How to avoid accessing freed memory when canceling a thread pool callback

Raymond Chen


The Windows thread pool is convenient, but one tricky part is how to remove items from the thread pool.

This discussion applies to all the thread pool objects, but I’ll use thread pool timers for concreteness. You start by calling Create­Threadpool­Timer to establish the callback function and its context. Next, you call Set­Threadpool­Timer to configure the timer: When the timer becomes due and its optional periodicity.

At this point, the timer is live. It will queue a callback (or callbacks, if periodic) to the thread pool according to the schedule you specified.

At some future point, you decide that you are finished with the timer. The timer may have elapsed by this point, or maybe you’re cleaning up the timer before it elapsed.

Now you have a few options.

The simplest way is just to call Close­Threadpool­Timer. If the callback is not running, then this frees the timer immediately. Otherwise, it waits for the callback to complete before freeing the timer.

This “either/or” behavior makes Close­Threadpool­Timer basically useless for any callback with nontrivial context data, because you don’t know when it’s safe to free the context data. If you free it as soon as Close­Threadpool­Timer returns, then you might free it out from under an active callback.

That would be bad.

If you make the callback itself responsible for freeing the context data, you have the new problem of not knowing whether the callback is running, so the thread trying to close the timer doesn’t know whether it should free the data or not. You can’t have the callback set a flag saying, “Hey, I’ve started!” because there’s still a race condition where the thread trying to close the timer checks the flag just before the callback manages to set it. You might try to fix this by making the context pointer be a pointer to a control block that in turn contains the data pointer, and having the callback and the main thread perform an atomic exchange on the data pointer, but you merely replaced the problem with an identical one: How do you know when it’s safe to free the control block?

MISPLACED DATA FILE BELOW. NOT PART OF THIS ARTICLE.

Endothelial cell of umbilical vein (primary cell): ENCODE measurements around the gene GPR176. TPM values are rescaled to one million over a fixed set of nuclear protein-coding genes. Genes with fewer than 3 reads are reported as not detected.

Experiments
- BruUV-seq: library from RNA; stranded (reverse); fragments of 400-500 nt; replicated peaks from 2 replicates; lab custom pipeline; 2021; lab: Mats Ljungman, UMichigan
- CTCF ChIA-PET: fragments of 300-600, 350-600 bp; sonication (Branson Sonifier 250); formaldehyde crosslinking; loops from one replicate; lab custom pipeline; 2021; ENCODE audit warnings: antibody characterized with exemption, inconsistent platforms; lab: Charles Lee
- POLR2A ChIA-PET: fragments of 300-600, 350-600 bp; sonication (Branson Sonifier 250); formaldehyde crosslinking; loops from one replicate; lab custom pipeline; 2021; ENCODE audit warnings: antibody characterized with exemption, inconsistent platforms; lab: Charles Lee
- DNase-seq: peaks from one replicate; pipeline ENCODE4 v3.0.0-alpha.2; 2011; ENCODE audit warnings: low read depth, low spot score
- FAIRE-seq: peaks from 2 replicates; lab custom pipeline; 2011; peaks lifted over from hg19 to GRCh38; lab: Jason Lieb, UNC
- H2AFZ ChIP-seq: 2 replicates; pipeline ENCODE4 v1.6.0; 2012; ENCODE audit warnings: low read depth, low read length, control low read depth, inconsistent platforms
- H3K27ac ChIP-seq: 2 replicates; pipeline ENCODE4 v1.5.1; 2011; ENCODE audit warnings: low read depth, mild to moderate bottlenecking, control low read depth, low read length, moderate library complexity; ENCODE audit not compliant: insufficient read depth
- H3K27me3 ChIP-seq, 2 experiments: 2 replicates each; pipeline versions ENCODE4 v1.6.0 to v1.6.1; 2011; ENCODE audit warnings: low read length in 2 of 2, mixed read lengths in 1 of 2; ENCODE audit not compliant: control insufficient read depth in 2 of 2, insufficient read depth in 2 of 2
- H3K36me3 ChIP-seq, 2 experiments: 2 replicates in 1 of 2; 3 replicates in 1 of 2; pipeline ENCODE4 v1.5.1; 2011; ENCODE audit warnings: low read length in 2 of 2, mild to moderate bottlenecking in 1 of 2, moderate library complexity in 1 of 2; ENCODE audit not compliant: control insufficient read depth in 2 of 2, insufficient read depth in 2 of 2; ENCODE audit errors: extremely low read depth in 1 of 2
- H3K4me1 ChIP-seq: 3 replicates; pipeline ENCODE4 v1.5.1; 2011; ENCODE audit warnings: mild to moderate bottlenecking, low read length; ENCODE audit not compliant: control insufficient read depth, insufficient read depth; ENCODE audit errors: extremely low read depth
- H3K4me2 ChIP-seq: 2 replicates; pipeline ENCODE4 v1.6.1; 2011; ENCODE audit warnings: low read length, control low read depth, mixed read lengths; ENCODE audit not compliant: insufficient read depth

Fortunately, the documentation suggests an alternative:

  • Call Set­Threadpool­Timer to reconfigure the timer so it never comes due. This prevents new callbacks from occurring.
  • Call Wait­For­Threadpool­Timer­Callbacks to wait for any outstanding callbacks to complete.
  • Call Close­Threadpool­Timer.
  • Free the context data.

When Wait­For­Threadpool­Timer­Callbacks returns, you know that there are no active callbacks, and your prior call to Set­Threadpool­Timer makes sure that no new callbacks are scheduled. This means that you can call Close­Threadpool­Timer, and it will always be in the “callback is not running” case, so you can free the context data as soon as Close­Threadpool­Timer returns.

Great, we solved the context data lifetime problem, but we introduced a new problem: Deadlock.

Oh, look at the time. We’ll continue this discussion next time.

Raymond Chen
Raymond Chen

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